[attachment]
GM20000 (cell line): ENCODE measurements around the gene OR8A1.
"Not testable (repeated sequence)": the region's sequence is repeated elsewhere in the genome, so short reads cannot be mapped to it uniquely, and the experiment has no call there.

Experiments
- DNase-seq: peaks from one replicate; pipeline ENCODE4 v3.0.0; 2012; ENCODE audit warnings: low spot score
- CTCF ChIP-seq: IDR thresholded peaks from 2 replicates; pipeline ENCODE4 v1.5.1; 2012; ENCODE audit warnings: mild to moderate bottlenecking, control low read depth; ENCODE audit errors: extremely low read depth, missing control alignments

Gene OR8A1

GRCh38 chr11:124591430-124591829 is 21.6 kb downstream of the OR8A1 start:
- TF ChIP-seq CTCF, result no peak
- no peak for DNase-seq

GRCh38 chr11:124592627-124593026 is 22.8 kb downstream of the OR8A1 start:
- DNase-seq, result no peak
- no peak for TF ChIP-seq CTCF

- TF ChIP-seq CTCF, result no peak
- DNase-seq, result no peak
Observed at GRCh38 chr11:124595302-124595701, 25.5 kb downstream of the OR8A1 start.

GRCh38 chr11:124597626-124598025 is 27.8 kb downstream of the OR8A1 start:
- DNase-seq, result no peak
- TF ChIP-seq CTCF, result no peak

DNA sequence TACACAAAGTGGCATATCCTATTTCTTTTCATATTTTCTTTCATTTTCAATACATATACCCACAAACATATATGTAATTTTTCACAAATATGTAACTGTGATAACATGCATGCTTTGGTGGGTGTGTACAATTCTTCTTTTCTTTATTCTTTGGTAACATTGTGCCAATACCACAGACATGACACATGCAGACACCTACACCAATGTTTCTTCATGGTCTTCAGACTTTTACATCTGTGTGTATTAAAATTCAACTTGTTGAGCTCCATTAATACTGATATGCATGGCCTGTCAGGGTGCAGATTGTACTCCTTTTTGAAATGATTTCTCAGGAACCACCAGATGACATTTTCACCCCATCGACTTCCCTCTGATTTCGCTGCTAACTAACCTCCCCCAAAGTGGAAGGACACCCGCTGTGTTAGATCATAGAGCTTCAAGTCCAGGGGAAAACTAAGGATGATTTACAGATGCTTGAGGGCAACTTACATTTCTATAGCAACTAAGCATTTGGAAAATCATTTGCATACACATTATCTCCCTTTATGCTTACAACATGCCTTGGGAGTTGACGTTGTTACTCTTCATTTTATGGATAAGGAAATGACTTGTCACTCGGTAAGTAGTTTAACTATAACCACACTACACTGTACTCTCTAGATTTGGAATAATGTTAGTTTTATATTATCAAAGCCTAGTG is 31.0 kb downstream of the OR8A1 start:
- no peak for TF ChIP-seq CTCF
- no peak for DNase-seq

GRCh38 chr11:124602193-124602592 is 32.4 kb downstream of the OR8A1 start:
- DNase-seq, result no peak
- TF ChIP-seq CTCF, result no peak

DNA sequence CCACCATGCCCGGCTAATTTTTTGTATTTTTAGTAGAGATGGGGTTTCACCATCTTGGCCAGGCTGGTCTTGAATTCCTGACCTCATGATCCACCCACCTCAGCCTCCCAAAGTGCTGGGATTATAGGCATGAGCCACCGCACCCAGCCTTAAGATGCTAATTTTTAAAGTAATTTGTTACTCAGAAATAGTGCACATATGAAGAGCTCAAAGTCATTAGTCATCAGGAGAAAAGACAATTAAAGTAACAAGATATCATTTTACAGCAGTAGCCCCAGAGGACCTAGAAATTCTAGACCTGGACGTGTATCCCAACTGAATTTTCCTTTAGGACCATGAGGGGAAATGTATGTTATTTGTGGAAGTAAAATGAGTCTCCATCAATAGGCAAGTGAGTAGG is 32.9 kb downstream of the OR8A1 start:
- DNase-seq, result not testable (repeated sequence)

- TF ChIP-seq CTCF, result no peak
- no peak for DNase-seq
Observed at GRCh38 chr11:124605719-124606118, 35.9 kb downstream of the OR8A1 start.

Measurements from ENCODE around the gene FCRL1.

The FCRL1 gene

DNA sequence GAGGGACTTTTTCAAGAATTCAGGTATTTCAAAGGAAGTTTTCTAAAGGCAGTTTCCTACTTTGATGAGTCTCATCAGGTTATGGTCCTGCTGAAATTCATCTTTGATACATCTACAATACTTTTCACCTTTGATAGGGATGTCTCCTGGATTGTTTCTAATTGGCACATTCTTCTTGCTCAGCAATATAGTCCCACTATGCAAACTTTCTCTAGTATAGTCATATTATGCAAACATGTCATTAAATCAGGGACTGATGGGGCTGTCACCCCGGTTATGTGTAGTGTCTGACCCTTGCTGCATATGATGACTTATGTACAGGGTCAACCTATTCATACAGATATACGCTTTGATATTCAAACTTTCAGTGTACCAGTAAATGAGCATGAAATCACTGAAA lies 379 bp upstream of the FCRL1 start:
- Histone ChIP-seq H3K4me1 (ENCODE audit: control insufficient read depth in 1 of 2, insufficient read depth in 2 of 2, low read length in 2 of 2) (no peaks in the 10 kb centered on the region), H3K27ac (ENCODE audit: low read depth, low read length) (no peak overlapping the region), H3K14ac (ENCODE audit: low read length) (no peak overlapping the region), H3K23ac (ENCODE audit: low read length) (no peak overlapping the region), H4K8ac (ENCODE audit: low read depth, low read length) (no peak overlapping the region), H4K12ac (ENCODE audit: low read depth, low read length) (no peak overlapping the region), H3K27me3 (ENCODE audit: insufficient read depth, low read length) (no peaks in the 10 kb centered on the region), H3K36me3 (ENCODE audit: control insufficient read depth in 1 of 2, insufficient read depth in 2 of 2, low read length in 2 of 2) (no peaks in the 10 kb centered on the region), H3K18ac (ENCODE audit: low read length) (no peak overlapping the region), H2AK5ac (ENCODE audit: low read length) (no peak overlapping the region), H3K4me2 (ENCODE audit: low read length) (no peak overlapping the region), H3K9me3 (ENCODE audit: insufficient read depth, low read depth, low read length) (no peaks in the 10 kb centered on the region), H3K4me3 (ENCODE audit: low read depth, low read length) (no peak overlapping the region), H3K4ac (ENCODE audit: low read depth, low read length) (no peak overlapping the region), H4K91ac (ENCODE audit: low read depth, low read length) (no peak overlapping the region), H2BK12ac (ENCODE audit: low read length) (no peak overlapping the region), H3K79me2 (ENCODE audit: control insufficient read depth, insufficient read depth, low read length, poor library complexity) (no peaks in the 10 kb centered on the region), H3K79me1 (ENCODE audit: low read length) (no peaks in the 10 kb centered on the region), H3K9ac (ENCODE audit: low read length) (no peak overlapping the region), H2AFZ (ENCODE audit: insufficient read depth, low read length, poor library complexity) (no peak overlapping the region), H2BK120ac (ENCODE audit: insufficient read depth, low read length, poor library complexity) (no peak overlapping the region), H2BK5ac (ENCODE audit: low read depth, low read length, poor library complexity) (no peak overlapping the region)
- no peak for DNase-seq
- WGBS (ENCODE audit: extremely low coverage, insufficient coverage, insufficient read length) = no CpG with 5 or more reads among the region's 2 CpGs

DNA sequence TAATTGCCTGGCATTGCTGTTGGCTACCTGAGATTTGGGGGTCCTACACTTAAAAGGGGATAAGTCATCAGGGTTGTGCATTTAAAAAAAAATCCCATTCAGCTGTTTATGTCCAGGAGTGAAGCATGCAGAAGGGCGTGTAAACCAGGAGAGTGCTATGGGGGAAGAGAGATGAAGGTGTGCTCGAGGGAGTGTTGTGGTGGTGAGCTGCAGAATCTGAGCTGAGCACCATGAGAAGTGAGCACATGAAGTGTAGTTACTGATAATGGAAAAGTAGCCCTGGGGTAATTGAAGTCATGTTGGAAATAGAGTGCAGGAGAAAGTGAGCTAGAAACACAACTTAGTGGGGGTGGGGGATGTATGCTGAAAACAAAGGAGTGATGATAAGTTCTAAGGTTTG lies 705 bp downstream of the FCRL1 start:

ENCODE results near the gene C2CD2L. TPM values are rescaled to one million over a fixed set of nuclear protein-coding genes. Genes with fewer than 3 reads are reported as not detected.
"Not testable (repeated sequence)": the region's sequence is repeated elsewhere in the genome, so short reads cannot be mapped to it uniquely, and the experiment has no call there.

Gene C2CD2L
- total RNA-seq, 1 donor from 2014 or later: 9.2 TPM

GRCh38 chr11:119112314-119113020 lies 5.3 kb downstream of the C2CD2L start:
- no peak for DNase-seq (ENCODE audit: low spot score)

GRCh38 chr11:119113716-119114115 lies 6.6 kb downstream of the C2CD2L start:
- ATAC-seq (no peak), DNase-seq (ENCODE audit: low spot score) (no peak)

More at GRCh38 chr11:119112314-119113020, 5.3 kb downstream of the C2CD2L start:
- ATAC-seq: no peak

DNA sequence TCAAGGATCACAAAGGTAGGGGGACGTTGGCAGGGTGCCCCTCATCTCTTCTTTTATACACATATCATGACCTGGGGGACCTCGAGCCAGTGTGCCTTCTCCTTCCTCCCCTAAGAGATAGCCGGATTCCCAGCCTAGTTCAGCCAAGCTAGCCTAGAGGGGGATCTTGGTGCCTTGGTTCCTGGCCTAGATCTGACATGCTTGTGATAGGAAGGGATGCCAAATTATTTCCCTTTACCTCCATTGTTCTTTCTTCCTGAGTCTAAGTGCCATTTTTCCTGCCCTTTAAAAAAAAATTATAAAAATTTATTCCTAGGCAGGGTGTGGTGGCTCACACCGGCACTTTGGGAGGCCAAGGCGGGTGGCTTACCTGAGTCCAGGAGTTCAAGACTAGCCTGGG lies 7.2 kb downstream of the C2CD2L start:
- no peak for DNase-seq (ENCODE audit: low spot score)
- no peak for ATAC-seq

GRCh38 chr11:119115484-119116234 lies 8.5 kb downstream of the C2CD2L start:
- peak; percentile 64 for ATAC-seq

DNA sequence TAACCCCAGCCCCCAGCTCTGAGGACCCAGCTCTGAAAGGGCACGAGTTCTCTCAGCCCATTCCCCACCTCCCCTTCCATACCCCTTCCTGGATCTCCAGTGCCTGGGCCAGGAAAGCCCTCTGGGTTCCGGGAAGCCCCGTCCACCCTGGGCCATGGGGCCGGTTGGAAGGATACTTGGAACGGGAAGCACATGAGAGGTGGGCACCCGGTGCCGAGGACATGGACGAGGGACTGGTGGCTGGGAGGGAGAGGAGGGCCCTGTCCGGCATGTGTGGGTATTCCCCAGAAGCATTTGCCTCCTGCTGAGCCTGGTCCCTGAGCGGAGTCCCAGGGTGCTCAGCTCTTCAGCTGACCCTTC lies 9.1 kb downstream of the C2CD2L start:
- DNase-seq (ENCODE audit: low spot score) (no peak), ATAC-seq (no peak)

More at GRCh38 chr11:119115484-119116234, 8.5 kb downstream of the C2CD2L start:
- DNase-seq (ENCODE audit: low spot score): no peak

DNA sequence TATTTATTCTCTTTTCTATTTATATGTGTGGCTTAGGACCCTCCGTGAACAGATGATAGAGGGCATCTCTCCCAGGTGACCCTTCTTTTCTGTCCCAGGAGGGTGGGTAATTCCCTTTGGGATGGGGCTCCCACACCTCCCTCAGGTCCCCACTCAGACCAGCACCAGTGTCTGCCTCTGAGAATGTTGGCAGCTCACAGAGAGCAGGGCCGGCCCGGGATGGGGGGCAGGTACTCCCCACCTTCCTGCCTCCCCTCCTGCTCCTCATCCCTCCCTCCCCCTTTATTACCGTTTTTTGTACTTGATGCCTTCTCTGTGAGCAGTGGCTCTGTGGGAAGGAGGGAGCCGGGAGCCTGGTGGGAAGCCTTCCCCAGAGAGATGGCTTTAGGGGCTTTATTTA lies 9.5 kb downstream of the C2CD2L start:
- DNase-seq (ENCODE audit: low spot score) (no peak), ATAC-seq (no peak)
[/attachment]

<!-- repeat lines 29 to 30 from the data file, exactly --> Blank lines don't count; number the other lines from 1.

Observed at GRCh38 chr11:124605719-124606118, 35.9 kb downstream of the OR8A1 start.

Measurements from ENCODE around the gene FCRL1.